Coding CVA and TIA

Mary Chelucci, RHIA, CCS Medical Coding Leave a Comment

Coding CVA and TIA

Do you know the difference between a CVA and TIA?

When coding cerebral vascular accidents (CVA) and transient ischemic attacks (TIA), it is important to know the difference between the 2 diagnoses as well as the different types of CVA.

While both a CVA and TIA are caused by blockages to the arteries of the brain, a CVA is a more serious condition and can cause permanent brain cell damage and lasting deficits. The deficits last longer than 24 hours. A TIA is a temporary condition and the normal function of the patient returns quickly with little or no damage to the brain cells. The deficits last less than 24 hours.

A CVA can be caused by an embolism, thrombus or hemorrhage of the brain. (the brain hemorrhage is non-traumatic. Traumatic brain hemorrhages are not CVAs). Documentation is key and the Provider may have to be queried to clarify the type or site of the CVA. The vessel involved may be cerebral or precerebral and it may be an occlusion, stenosis, embolism, thrombus or hemorrhage.

Sometimes a hemorrhagic conversion may occur after a CVA. This may be due to TPA therapy or a separate incident. In this case, both the CVA and the hemorrhage would be coded.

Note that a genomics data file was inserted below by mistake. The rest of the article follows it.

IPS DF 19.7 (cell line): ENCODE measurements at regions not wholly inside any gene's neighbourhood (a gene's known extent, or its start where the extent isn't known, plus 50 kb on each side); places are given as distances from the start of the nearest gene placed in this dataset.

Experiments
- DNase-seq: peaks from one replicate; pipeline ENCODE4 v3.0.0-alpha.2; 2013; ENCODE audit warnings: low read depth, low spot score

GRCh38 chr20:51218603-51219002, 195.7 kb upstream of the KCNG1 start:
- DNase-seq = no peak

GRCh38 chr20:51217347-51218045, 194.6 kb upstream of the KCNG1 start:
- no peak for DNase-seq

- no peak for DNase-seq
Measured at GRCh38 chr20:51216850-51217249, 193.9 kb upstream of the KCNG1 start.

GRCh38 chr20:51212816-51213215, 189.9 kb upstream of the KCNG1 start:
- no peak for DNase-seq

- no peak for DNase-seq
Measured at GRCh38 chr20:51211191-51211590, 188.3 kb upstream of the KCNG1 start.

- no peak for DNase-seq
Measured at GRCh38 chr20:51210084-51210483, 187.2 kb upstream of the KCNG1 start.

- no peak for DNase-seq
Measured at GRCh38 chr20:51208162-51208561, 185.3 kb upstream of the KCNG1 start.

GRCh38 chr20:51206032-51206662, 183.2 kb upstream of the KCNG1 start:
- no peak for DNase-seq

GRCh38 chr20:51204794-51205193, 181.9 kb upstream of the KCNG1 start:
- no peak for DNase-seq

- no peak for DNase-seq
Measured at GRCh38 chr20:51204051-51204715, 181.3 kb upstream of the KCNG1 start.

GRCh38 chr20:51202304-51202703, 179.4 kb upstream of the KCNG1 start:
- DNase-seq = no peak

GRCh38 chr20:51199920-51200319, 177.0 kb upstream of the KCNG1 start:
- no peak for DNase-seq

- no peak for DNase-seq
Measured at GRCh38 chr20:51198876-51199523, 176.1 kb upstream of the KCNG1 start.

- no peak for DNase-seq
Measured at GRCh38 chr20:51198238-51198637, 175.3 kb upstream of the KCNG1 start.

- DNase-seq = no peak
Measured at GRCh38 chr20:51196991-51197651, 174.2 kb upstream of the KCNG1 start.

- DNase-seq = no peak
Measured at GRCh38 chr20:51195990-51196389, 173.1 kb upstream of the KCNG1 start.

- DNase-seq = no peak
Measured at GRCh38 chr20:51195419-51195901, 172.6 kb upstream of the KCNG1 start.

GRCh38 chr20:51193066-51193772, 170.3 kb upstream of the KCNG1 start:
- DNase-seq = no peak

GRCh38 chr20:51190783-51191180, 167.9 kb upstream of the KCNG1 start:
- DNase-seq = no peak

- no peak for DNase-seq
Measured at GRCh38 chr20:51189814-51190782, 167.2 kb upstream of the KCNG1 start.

It is also important to code the deficits that are associated with the CVA. These deficits may resolve prior to the patient’s discharge, but still need to be included in the coding. Many common deficits are hemiplegia/hemiparesis, dysphagia, aphasia, facial weakness, or quadriplegia.

Some facilities include the NIHSS and GCS scores. These are stroke scale scores that can be coded from a clinician’s documentation who are not the Provider. Some GCS scores are CCs (complication or comorbidity) and so, may affect the DRG assignment. Check with your facility as to their coding policy on capturing these codes.

Some CVA patients are given TPA (tissue plasminogen activator). This is a “clot buster” that dissolves the blood clot responsible for the CVA. It is important to code this procedure since it affects the DRG. If the patient was given TPA at another facility within 24 hours of admit to a different facility, the code Z92.82 should be added. This code will also affect the DRG.

Some patients may have a thrombectomy performed. This is a procedure where the blood clot is removed via a percutaneous or open approach. A thrombectomy code will also affect the DRG, so it is important to include this PCS code.

So, in conclusion, when coding CVA/TIA, you will want to ask the following questions in order to have accurate and complete coding:

  • Is this a documented CVA or TIA?
  • What is the vessel involved? – it could be precerebral or cerebral.
  • Was it a thrombus, embolism, occlusion/stenosis or hemorrhage? (remember traumatic injury is not a CVA)
  • Were there deficits such as hemiparesis, aphasia, dysphagia, facial droop, monoplegia, or quadriplegia?
  • Are there NIHSS and GCS scores?
  • Was TPA given at the facility or within 24 hours at another facility? Did hemorrhage conversion occur after the TPA was administered?
  • Was a thrombectomy performed?

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